Hamas has found that it can sustain mass protests. It can use this to gain some space for itself in Gaza after years of stagnation. But it has also shown the shortcomings of these protests. The high number of Hamas activists among the casualties shows that it cannot convince most average people to die for it. The greatest victory it could show in the last weeks was that a few activists brought back some coils of barbed wire. For thousands of wounded and 100 dead, that’s not much.

Seth Frantzman is the Jerusalem Post’s op-ed editor and a writing fellow at the Middle East Forum. © Jerusalem Post (, reprinted by permission, all rights reserved.



The International Court of Justice’s finding “circumvented its own precedents and basic legal reasoning” (YouTube screenshot)

ICJ ruling on Israel – baseless and without precedent

Feb 28, 2024 | Australia/Israel Review
Weapons found in UNRWA’s Gaza headquarters (Image: IDF)

Behind the News – March 2024

Feb 28, 2024 | Australia/Israel Review
Israeli President Herzog with a book found in Gaza: The End of the Jews (Image: Israel Ministry of Foreign Affairs)

Scribblings: What Incitement to Genocide really looks like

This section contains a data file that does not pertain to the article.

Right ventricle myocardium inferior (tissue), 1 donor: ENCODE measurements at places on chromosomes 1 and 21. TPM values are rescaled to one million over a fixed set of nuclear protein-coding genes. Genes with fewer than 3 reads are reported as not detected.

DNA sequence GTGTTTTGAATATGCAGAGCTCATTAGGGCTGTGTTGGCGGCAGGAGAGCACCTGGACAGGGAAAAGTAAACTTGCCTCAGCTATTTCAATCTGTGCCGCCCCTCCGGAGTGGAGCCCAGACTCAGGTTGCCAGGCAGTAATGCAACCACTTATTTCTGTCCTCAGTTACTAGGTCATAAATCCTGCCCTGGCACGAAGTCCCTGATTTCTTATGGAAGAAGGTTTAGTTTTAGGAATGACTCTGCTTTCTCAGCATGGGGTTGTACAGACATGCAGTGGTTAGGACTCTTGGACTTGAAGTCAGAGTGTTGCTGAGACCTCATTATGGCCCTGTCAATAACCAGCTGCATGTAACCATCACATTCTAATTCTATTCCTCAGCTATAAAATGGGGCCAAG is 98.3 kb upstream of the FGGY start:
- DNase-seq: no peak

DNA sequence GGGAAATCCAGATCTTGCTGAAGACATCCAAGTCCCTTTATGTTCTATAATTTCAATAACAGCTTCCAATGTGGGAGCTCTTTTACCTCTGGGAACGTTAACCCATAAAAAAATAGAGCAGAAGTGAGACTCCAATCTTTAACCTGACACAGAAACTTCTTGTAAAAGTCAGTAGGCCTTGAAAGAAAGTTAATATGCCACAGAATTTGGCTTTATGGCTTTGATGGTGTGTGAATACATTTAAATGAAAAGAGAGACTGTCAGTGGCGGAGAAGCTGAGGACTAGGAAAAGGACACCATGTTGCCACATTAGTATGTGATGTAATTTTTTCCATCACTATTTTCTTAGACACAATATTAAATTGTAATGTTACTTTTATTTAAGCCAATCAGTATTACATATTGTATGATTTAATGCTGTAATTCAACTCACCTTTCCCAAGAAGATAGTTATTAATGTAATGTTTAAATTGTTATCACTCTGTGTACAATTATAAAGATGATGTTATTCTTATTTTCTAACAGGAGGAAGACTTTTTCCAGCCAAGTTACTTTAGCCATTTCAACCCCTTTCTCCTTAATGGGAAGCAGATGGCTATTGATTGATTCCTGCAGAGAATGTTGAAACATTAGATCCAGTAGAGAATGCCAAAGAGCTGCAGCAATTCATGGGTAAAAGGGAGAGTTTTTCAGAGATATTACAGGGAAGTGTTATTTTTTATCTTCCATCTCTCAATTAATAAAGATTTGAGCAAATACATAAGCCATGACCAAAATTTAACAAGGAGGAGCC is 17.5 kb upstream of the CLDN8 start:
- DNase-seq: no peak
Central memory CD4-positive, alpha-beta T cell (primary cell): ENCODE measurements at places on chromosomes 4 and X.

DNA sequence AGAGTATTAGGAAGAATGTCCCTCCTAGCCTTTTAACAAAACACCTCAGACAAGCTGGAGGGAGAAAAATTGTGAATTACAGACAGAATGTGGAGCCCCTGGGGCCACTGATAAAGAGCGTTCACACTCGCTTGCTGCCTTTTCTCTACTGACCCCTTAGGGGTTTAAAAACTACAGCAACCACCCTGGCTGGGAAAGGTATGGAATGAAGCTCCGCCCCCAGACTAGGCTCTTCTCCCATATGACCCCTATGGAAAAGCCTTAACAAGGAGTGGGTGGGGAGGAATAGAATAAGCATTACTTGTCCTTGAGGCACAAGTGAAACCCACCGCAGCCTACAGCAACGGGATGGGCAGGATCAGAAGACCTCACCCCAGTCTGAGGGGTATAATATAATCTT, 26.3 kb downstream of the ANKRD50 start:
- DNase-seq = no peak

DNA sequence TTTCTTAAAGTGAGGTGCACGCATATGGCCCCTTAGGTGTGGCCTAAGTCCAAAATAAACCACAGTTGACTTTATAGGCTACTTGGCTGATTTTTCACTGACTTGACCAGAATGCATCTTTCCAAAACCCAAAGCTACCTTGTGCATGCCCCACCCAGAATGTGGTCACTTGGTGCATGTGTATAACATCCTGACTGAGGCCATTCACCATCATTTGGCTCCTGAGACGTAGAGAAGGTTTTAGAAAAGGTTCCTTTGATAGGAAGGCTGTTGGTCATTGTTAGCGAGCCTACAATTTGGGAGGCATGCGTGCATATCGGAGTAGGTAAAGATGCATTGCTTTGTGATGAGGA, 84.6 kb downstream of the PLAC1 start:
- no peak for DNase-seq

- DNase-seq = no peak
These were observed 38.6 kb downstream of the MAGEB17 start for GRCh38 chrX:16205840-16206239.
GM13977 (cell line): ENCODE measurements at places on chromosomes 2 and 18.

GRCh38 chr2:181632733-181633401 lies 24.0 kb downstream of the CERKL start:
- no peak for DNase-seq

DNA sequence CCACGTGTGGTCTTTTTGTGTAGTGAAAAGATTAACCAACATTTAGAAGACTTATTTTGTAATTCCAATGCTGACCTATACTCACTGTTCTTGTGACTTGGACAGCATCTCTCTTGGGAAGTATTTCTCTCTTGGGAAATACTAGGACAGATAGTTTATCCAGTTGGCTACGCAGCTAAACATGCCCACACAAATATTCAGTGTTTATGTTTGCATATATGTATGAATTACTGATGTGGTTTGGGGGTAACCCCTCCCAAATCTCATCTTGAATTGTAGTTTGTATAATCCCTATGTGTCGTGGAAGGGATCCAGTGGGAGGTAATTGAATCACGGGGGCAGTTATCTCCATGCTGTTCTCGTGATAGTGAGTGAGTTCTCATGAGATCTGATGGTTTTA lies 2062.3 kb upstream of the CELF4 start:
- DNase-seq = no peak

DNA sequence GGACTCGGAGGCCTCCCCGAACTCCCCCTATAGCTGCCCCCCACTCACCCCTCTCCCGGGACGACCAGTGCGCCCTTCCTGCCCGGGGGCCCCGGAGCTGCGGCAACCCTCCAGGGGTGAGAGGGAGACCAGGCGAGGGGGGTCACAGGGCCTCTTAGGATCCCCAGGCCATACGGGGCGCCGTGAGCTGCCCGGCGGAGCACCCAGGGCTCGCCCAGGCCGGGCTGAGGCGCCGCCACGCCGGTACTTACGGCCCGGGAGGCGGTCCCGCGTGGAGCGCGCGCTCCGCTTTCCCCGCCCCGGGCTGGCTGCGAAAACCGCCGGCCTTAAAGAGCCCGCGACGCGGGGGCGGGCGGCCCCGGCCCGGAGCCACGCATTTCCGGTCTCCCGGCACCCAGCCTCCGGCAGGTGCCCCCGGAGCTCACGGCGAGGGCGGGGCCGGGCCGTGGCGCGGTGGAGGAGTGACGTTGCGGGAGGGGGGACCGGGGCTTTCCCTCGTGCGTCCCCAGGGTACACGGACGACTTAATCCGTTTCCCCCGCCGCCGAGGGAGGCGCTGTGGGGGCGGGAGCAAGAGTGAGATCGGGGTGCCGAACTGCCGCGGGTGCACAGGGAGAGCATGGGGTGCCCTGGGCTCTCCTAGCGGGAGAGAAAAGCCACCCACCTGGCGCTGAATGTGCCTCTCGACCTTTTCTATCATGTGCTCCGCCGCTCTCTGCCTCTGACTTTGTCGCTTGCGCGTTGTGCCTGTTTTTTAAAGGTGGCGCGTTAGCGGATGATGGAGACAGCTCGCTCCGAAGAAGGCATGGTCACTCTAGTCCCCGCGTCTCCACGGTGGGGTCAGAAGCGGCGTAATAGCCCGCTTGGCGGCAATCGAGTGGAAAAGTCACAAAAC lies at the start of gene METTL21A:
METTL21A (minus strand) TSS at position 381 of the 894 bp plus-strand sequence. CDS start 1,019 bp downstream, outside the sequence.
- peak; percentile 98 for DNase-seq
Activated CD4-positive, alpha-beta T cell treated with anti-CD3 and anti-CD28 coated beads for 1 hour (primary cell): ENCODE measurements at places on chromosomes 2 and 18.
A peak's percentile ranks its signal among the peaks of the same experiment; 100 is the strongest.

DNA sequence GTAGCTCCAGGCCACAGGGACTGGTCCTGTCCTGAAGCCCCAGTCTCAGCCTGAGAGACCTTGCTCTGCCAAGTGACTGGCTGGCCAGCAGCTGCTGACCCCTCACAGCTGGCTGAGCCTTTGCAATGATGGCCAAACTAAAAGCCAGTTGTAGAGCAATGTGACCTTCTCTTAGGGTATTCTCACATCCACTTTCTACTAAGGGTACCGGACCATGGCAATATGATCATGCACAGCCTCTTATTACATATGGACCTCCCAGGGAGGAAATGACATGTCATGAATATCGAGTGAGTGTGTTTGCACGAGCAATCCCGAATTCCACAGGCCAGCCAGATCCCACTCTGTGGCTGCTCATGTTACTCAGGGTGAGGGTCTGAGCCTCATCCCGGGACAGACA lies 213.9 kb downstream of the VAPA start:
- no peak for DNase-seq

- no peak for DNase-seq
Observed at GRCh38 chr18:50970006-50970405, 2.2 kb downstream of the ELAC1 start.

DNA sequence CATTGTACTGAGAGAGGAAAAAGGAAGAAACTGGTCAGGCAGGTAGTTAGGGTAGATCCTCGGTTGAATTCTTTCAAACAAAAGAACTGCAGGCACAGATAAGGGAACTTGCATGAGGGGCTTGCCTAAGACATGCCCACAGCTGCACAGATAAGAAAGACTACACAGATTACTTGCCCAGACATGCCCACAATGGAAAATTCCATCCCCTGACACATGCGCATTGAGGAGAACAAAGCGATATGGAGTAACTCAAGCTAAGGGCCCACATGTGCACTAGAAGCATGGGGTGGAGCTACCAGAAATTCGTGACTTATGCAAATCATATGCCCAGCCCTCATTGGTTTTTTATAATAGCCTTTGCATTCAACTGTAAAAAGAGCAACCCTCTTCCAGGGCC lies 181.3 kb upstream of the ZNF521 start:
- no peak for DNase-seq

Feb 27, 2024 | Australia/Israel Review
Israel’s capture of Iran’s nuclear archive in 2018 proved Iran was “lying through its teeth” about its nuclear plans (Image: Isranet)

Biblio File: Clandestine war

Feb 27, 2024 | Australia/Israel Review
Netanyahu’s current cabinet, containing some hard-right parties, would likely be a barrier to accepting the US plans. But could he agree to do so with support from centrist opposition parties? (Image: GPO/ Flickr)

A “Grand Bargain”

Feb 27, 2024 | Australia/Israel Review
US Secretary of State Antony Blinken with Israeli Prime Minister Binyamin Netanyahu in Jerusalem (Image: Haim Zach/ GPO/ Flickr)

Editorial: Don’t throw Hamas a lifeline

Feb 27, 2024 | Australia/Israel Review